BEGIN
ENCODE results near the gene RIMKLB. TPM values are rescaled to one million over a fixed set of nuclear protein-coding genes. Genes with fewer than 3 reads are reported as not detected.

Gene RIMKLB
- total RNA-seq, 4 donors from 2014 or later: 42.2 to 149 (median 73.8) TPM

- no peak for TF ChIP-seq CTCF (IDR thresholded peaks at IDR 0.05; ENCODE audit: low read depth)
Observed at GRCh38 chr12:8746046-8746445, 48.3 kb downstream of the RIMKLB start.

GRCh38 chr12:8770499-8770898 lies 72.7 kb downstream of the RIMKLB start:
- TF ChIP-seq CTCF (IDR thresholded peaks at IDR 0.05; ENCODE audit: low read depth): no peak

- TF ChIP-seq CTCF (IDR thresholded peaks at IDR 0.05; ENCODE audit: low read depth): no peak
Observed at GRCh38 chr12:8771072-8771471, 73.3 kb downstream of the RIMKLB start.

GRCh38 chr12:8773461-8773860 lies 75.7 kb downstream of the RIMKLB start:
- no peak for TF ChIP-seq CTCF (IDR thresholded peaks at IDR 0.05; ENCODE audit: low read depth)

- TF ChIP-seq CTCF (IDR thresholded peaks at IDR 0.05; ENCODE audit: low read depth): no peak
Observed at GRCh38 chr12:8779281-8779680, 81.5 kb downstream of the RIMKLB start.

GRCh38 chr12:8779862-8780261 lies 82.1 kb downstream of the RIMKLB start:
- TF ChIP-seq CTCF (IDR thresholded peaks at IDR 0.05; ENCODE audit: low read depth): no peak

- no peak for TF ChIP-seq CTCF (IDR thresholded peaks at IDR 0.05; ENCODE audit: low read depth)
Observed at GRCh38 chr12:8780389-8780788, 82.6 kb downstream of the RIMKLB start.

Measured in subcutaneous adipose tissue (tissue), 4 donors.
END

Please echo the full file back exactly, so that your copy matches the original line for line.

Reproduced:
ENCODE results near the gene RIMKLB. TPM values are rescaled to one million over a fixed set of nuclear protein-coding genes. Genes with fewer than 3 reads are reported as not detected.

Gene RIMKLB
- total RNA-seq, 4 donors from 2014 or later: 42.2 to 149 (median 73.8) TPM

- no peak for TF ChIP-seq CTCF (IDR thresholded peaks at IDR 0.05; ENCODE audit: low read depth)
Observed at GRCh38 chr12:8746046-8746445, 48.3 kb downstream of the RIMKLB start.

GRCh38 chr12:8770499-8770898 lies 72.7 kb downstream of the RIMKLB start:
- TF ChIP-seq CTCF (IDR thresholded peaks at IDR 0.05; ENCODE audit: low read depth): no peak

- TF ChIP-seq CTCF (IDR thresholded peaks at IDR 0.05; ENCODE audit: low read depth): no peak
Observed at GRCh38 chr12:8771072-8771471, 73.3 kb downstream of the RIMKLB start.

GRCh38 chr12:8773461-8773860 lies 75.7 kb downstream of the RIMKLB start:
- no peak for TF ChIP-seq CTCF (IDR thresholded peaks at IDR 0.05; ENCODE audit: low read depth)

- TF ChIP-seq CTCF (IDR thresholded peaks at IDR 0.05; ENCODE audit: low read depth): no peak
Observed at GRCh38 chr12:8779281-8779680, 81.5 kb downstream of the RIMKLB start.

GRCh38 chr12:8779862-8780261 lies 82.1 kb downstream of the RIMKLB start:
- TF ChIP-seq CTCF (IDR thresholded peaks at IDR 0.05; ENCODE audit: low read depth): no peak

- no peak for TF ChIP-seq CTCF (IDR thresholded peaks at IDR 0.05; ENCODE audit: low read depth)
Observed at GRCh38 chr12:8780389-8780788, 82.6 kb downstream of the RIMKLB start.

Measured in subcutaneous adipose tissue (tissue), 4 donors.